Metropolitan News-Enterprise


Thursday, January 14, 2010


Page 4


Court of Appeal Revives Attorney’s Libel Action Against Former Firm


By SHERRI M. OKAMOTO, Staff Writer


The First District Court of Appeal yesterday revived a San Rafael attorney’s libel action against her former law firm based on an irate e-mail sent to the entire staff by the founding partner criticizing her performance and announcing her reassignment from a major pending case.

Division Five ruled in an unpublished decision that the complaint by Carolyn B. Burton, co-lead counsel in a large wage and hour class action against Wal‑Mart, was not a strategic lawsuit against public participation.

Burton was an attorney with the Furth Firm LLP, which represented plaintiffs in several wage and hour disputes with Wal-Mart, including a 2005 case in which the firm secured an award of $172 million for its clients and a $65 million fee award.

Co-Lead Counsel

In the summer of 2006, Burton was co-lead counsel in two wage and hour class actions against Wal‑Mart, one pending in Massachusetts state court and the other consisting of over 20 class actions consolidated in multi-district litigation before the U.S. District Court in Nevada.

Burton alleged that firm founder Frederick P. Furth attempted to broker a global settlement that would have required Wal‑Mart to pay nearly all of the verdict and fees awarded in the California class action, while the remaining class actions would be settled for very little. Under the settlement, Furth would share in the fees from those cases. 

Burton and co-counsel opposed the proposed settlement, which Burton claimed made Furth increasingly angry.

On Nov. 14, 2006 Furth sent an e-mail to all the firm’s employees announcing that the Massachusetts class action had been dismissed. He also complained that “NO ONE RUNNING THAT CASE…EVER BOTHERS TO LET ME KNOW WHAT IS GOING ON,” and reassigned all of the firm’s Wal-Mart matters to another attorney.

Burton claimed she was left without any work to perform after the Wal-Mart cases were transferred and was not given any new assignments.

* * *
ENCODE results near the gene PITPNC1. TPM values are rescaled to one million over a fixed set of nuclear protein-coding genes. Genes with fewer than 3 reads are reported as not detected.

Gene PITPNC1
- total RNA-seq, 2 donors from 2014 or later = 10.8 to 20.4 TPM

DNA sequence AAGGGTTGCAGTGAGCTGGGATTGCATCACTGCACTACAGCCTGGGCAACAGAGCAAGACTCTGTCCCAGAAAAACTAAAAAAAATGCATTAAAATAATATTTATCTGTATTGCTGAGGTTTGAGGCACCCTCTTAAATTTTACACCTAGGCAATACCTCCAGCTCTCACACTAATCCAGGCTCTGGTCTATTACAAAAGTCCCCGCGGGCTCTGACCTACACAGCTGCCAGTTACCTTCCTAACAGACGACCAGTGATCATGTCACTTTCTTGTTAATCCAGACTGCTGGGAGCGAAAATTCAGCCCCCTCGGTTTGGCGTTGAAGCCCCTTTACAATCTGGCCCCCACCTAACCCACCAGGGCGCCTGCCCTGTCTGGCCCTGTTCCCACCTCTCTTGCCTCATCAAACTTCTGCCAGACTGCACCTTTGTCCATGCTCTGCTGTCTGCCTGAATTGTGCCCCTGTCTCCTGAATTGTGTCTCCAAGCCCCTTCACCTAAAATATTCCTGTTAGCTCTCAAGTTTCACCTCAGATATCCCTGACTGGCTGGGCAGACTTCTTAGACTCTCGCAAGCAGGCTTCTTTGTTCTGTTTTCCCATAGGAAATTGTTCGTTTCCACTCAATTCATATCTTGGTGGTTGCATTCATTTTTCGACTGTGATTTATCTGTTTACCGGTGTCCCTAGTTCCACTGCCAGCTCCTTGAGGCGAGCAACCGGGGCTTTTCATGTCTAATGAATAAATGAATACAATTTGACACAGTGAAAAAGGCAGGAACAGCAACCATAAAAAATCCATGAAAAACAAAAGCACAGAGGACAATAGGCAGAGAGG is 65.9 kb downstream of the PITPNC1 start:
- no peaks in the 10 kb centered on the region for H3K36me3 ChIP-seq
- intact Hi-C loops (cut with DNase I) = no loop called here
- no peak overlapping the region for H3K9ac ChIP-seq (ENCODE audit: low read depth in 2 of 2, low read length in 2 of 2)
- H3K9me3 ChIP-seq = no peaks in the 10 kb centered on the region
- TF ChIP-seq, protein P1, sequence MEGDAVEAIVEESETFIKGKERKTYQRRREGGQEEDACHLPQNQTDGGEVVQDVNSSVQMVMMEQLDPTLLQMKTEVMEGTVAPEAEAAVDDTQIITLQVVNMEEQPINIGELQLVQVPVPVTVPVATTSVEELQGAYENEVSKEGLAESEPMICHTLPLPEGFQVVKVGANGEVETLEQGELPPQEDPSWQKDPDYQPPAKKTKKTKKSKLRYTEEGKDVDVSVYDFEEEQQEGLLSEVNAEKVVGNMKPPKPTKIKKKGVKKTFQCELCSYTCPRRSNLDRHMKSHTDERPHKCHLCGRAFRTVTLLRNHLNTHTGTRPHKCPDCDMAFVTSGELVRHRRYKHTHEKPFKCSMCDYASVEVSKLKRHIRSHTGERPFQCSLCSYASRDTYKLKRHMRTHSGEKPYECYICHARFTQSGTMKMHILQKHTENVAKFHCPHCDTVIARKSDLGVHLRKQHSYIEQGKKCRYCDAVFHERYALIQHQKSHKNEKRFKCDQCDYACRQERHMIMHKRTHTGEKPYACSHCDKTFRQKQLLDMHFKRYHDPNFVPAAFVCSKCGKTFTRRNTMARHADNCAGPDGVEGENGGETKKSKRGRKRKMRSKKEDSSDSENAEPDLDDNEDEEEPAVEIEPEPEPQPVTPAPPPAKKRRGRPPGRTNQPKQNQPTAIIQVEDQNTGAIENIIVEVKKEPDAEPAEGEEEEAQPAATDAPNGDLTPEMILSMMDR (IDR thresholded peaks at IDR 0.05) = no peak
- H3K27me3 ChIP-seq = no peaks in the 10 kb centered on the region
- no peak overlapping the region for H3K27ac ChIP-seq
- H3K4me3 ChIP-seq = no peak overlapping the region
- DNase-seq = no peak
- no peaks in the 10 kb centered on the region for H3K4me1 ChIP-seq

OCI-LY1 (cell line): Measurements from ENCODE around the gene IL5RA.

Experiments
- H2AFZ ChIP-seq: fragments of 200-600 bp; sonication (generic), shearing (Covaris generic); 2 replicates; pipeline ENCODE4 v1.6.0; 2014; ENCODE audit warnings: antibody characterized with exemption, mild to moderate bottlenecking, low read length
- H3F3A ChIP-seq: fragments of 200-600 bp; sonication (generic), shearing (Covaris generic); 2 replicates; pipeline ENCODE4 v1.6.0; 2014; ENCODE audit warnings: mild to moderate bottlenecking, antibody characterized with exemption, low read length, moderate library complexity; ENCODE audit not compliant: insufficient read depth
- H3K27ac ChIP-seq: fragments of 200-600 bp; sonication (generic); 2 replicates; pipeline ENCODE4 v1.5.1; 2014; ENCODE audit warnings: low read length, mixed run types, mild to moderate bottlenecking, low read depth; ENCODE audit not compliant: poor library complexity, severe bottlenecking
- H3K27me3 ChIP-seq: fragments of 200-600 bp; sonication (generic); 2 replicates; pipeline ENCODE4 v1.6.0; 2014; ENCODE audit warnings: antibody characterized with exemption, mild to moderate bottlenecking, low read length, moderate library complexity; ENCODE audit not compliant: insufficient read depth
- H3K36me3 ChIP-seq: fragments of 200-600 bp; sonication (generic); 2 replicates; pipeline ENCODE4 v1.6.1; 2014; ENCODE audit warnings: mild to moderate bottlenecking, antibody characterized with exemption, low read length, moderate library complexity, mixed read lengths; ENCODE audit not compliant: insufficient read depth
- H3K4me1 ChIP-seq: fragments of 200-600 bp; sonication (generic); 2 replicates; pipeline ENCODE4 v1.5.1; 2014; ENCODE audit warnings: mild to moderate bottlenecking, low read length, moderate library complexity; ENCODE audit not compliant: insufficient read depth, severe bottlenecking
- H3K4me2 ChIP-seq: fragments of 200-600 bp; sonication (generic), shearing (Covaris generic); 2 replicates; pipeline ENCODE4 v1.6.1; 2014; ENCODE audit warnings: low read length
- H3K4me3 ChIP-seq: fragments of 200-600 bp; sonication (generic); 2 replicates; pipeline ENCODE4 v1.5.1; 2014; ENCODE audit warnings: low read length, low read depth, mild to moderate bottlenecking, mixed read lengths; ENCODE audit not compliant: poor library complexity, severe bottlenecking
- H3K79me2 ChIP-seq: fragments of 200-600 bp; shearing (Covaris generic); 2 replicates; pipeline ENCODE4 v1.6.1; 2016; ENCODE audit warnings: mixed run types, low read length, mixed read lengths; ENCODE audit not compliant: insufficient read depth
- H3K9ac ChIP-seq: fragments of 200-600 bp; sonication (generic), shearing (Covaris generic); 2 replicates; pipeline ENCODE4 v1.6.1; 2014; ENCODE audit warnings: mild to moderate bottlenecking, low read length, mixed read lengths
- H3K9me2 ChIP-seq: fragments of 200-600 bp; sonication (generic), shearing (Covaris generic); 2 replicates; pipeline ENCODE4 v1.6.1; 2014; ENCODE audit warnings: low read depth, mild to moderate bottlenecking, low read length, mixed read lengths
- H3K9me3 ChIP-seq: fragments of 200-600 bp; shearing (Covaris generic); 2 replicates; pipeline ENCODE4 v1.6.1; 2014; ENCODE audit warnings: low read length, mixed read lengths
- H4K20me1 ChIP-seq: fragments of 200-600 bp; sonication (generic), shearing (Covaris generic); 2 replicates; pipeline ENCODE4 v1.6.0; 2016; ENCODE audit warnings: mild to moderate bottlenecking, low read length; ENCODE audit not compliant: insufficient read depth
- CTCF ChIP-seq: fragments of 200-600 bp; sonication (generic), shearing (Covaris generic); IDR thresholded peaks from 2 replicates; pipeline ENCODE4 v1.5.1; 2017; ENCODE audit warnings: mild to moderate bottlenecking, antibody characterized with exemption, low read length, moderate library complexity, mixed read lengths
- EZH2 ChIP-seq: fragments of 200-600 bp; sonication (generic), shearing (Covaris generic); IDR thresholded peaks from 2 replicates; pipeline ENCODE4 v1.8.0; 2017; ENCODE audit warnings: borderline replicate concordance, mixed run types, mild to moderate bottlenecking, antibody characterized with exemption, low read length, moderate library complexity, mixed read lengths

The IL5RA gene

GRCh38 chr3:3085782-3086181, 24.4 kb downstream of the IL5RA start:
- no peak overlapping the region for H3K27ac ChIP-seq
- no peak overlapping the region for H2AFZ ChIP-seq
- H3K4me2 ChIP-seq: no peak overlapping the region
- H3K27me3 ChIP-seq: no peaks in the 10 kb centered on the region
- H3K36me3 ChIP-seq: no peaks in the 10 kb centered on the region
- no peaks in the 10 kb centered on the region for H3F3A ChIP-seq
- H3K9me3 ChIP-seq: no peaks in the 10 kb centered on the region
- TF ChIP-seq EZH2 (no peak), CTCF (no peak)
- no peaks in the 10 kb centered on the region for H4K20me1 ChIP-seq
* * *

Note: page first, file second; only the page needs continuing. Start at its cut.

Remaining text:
Terminated After Thanksgiving

After her termination shortly after she arrived for work on the Monday after that Thanksgiving, Burton filed suit against Furth, the firm and others, asserting causes of action for libel, breach of contract, promissory estoppel, wrongful termination, fraudulent misrepresentation, negligent misrepresentation, unjust enrichment and accounting.

A San Francisco Superior Court judge granted the defendants’ motion to strike the libel claim, finding that Furth’s e-mail contained statements made in connection with an issue under judicial review, barring Burton’s cause of action under the litigation and common interest privileges.

However, the Court of Appeal reversed in an opinion by Justice Mark B. Simons, who concluded that statements which simply mention judicial proceedings are not covered by the anti-SLAPP statute.

Protected Activity

Simons said that in order for a statement to constitute protected activity, it must relate to substantive issues in pending or contemplated litigation and be directed to persons having some interest in that case. He also noted that the gravamen of the challenged e-mail related to matters internal to the firm, not the Massachusetts litigation.

“Reviewing the e‑mail as a whole, it is evident Furth referred to that decision to give context to his frustration and decision to reassign the cases,” Simons reasoned.

The justice explained that firms have the right to alter case assignments and terminate attorneys, but the exercise of those rights “does not necessarily amount to an act in furtherance of the right of petition” and the “assignment of attorneys who will work on a lawsuit does not necessarily implicate the public interest even though the public may have an interest in the lawsuit generally.”

Simons added that the e-mail was also not sufficiently limited to the persons who would have an interest in the controversy, since it was sent to everyone in the firm—including clerical, administrative and accounting personnel—and the defendants did not provide any justification for the scope of the distribution.

Presiding Justice Barbara J. R. Jones and Justice Terence L. Bruiniers joined Simons in his decision.

The case is Burton v. Furth, A122652.


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